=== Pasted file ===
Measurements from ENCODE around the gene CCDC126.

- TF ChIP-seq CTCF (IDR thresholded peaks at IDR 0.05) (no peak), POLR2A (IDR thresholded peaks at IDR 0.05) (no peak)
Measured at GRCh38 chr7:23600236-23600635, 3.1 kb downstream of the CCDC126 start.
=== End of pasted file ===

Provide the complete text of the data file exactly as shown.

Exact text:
Measurements from ENCODE around the gene CCDC126.

- TF ChIP-seq CTCF (IDR thresholded peaks at IDR 0.05) (no peak), POLR2A (IDR thresholded peaks at IDR 0.05) (no peak)
Measured at GRCh38 chr7:23600236-23600635, 3.1 kb downstream of the CCDC126 start.